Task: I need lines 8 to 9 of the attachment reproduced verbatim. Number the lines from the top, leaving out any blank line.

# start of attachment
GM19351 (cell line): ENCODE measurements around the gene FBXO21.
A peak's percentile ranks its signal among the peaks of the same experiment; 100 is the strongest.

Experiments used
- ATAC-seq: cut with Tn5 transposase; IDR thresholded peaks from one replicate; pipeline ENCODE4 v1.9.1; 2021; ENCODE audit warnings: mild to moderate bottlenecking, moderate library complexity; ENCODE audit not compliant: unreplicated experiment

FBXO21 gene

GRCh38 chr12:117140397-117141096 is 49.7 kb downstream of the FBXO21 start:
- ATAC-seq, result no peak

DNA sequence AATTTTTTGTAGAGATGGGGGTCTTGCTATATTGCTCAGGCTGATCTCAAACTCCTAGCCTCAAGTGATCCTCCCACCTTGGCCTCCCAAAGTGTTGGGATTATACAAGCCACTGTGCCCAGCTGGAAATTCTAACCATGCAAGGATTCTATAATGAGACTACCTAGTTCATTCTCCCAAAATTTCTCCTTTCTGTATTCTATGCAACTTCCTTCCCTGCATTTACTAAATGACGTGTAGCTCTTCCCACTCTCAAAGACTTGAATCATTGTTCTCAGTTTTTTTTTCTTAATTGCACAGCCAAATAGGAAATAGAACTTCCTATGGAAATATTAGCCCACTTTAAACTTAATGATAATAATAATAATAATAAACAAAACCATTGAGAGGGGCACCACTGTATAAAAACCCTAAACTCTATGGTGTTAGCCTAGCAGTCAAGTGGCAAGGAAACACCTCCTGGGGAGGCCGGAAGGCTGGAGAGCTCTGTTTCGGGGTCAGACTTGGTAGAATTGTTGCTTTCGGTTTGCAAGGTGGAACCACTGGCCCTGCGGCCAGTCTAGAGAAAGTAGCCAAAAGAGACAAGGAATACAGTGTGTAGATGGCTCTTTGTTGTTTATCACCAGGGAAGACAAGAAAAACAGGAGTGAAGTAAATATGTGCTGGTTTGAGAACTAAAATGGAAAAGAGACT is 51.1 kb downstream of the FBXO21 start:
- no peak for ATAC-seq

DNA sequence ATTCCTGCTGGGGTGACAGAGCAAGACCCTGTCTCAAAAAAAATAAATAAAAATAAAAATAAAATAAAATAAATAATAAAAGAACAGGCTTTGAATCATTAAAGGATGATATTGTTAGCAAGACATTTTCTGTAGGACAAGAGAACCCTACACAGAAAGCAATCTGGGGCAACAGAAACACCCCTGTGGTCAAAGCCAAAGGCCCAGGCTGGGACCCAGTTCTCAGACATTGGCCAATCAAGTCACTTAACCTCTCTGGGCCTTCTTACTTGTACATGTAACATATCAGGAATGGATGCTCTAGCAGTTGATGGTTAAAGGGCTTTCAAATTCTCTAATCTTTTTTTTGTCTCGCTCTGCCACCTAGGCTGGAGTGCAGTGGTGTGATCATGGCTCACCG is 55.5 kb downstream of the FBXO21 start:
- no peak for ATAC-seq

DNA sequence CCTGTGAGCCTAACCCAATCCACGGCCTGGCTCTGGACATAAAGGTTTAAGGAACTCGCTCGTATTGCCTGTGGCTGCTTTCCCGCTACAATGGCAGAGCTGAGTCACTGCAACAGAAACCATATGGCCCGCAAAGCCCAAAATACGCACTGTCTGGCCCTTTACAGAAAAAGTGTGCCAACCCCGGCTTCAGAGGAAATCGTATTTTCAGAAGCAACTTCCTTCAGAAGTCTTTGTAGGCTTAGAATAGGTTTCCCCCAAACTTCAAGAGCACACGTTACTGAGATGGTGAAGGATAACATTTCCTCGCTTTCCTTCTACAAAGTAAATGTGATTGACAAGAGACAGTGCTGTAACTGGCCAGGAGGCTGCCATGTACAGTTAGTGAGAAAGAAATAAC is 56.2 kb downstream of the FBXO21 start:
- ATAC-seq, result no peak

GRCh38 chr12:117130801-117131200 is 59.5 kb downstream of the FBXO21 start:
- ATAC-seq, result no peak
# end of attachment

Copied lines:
DNA sequence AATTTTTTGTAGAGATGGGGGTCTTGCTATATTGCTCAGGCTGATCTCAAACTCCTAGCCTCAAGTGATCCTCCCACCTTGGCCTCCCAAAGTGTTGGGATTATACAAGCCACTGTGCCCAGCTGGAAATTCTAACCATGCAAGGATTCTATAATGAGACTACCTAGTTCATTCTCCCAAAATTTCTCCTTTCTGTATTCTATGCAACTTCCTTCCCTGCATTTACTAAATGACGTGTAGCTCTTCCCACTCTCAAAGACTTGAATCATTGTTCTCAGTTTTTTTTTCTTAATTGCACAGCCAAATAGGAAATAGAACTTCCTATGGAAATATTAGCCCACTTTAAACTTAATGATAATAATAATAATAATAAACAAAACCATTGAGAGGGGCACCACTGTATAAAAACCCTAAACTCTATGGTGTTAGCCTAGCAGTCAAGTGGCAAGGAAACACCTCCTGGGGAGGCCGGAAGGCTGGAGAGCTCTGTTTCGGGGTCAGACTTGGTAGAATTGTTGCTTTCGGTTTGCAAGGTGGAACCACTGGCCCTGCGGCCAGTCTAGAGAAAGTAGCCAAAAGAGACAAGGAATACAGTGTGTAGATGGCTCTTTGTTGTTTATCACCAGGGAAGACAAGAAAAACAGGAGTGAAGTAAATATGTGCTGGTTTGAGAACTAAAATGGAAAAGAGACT is 51.1 kb downstream of the FBXO21 start:
- no peak for ATAC-seq